ADHD is a heritable disorder, which means that genes contribute to the risk for getting the disorder. There are hundreds or even thousands of genes that contribute to ADHD, and while each single gene itself will not cause ADHD, together they contribute to the risk. But it is important to note that genes are not everything – environmental influences, such as preterm birth or exposures during pregnancy, may also contribute to the risk for ADHD.
Individuals with ADHD sometimes have other co-occurring conditions, such as mood disorders, obesity and substance abuse. This has led to the important research question of why do these conditions often co-occur with ADHD. Are there shared risk factors?
We know that people with ADHD not only tend to have a family history of ADHD, but they also are more likely to have siblings or parents with certain other co-occurring traits and disorders. This suggests that there are overlapping familial risk factors – which could be genes – between ADHD and other conditions.
A very large and recent genetic study that examined thousands of common genetic markers across our DNA, identified for the first time several genes that underlie risk for ADHD2. This information allowed us to investigate the genetic overlap between ADHD and other disorders using actual genetic data. In our new paper published in Biological Psychiatry: Cognitive Neuroscience and Neuroimaging3, we selected a bunch of genetic markers that most strongly underlie risk for ADHD, identified in the previous genetic study, and tested if they showed an overlap with other traits and disorders that often co-occur with ADHD. We tested this on a very large sample of 135,000 people in the UK. We found that some of the genetic risk factors were shared between ADHD and co-occurring conditions in the general population, specifically – atypical cognitive functioning, higher body mass index, neurotic behaviour, anxiety, depression, risk-taking behaviour, smoking and alcohol use.
Our study findings suggest that genes do, at least to some extent, explain the overlap between ADHD and co-occurring conditions. These genetic factors contribute to cognitive functioning, body mass index, mood symptoms and substance use in the general population.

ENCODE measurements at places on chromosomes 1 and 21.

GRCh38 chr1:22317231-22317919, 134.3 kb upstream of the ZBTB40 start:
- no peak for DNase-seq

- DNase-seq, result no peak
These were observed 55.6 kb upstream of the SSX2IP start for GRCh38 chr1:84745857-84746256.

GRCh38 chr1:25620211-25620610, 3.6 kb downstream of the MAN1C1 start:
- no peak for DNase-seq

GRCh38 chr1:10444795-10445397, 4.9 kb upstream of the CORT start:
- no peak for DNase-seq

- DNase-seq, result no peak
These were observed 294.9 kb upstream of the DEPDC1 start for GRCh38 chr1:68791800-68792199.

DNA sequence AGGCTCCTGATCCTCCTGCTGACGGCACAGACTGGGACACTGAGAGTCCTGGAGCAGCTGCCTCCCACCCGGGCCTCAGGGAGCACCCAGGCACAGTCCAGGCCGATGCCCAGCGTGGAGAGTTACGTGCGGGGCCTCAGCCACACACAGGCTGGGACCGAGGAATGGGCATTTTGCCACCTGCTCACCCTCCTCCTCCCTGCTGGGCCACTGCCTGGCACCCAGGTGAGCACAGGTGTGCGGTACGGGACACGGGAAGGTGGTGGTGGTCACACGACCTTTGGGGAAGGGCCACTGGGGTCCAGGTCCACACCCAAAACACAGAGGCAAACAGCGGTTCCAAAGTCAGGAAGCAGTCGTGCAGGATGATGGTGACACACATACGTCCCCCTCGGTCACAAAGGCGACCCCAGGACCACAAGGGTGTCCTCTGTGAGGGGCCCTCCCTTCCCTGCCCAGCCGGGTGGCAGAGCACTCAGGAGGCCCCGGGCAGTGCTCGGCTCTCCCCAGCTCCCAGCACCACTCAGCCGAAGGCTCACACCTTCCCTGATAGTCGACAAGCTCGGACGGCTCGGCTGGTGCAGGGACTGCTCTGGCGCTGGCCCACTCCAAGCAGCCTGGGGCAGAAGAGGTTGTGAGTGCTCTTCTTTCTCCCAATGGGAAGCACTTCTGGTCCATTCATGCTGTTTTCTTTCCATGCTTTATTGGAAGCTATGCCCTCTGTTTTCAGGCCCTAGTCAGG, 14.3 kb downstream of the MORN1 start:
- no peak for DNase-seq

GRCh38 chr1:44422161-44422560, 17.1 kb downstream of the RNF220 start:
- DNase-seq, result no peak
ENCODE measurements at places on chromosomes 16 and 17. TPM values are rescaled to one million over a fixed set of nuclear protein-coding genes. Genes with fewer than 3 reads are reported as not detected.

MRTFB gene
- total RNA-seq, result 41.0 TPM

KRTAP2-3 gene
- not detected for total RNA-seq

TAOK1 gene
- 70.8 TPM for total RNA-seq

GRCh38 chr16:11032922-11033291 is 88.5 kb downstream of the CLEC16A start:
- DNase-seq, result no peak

The aim of this research is to further our understanding of ADHD and co-occurring traits and disorders. A better understanding of why ADHD often co-occurs with other conditions may help in the development of new treatments. Also, if we know how to predict which individuals with ADHD are at risk for other co-occurring disorders, we will be in a better position to offer early interventions that could prevent such further problems from developing.
Ebba Du Rietz and Jonna Kuntsi
- Faraone SV, Perlis RH, Doyle AE, Smoller JW, Goralnick JJ, Holmgren MA, Sklar P. Molecular genetics of attention-deficit/hyperactivity disorder. Biol Psychiatry. 2005; 57:1313–1323. doi: 10.1016/j.biopsych.2004.11.024.
- Demontis D, Walters RK, Martin J, et al. Discovery of the first genome-wide significant risk loci for ADHD. bioRxiv 145581. 2017. doi: https://doi.org/10.1101/145581.
- Du Rietz E, Coleman J, Glanville K, Wan Choi S, O’Reilly PF, Kuntsi J. Association of polygenic risk for attention-deficit/hyperactivity disorder with co-occurring traits and disorders. Biol Psychiatry: CNNI. In press. doi: https://doi.org/10.1016/j.bpsc.2017.11.013